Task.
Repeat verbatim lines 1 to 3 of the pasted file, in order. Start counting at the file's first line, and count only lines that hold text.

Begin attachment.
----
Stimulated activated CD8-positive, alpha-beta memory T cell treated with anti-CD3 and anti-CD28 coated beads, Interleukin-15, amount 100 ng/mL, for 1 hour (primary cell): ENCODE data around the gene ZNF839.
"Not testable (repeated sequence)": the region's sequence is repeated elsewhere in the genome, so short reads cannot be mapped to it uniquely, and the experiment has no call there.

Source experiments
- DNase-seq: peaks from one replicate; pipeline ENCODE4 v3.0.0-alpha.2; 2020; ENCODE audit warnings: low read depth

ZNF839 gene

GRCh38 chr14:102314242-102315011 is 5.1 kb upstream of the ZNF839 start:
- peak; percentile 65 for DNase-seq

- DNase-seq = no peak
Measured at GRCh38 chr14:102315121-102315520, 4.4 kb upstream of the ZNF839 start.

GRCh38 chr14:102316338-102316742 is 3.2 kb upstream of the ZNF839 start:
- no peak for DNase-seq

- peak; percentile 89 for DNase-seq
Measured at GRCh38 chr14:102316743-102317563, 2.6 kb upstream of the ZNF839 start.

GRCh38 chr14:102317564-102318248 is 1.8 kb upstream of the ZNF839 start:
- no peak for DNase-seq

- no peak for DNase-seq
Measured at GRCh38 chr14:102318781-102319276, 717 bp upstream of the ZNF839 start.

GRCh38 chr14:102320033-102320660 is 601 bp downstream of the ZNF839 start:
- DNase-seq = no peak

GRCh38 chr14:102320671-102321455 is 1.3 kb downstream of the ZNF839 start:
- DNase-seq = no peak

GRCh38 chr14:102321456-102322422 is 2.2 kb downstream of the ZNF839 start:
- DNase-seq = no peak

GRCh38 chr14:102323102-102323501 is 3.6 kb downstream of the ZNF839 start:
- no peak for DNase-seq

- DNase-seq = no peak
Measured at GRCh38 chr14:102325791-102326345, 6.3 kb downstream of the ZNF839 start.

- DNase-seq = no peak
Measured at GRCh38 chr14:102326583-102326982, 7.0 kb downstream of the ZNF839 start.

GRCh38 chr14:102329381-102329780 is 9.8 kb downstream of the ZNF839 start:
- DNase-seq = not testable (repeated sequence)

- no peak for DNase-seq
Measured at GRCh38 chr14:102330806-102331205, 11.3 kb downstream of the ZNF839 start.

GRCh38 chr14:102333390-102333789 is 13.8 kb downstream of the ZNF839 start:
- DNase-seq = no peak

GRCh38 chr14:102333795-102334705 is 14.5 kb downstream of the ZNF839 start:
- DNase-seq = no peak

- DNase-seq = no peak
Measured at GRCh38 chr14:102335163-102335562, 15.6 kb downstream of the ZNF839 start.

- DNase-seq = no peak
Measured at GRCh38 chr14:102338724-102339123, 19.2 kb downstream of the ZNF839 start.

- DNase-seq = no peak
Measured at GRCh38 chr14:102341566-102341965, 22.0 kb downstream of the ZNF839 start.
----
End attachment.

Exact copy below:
Stimulated activated CD8-positive, alpha-beta memory T cell treated with anti-CD3 and anti-CD28 coated beads, Interleukin-15, amount 100 ng/mL, for 1 hour (primary cell): ENCODE data around the gene ZNF839.
"Not testable (repeated sequence)": the region's sequence is repeated elsewhere in the genome, so short reads cannot be mapped to it uniquely, and the experiment has no call there.

Source experiments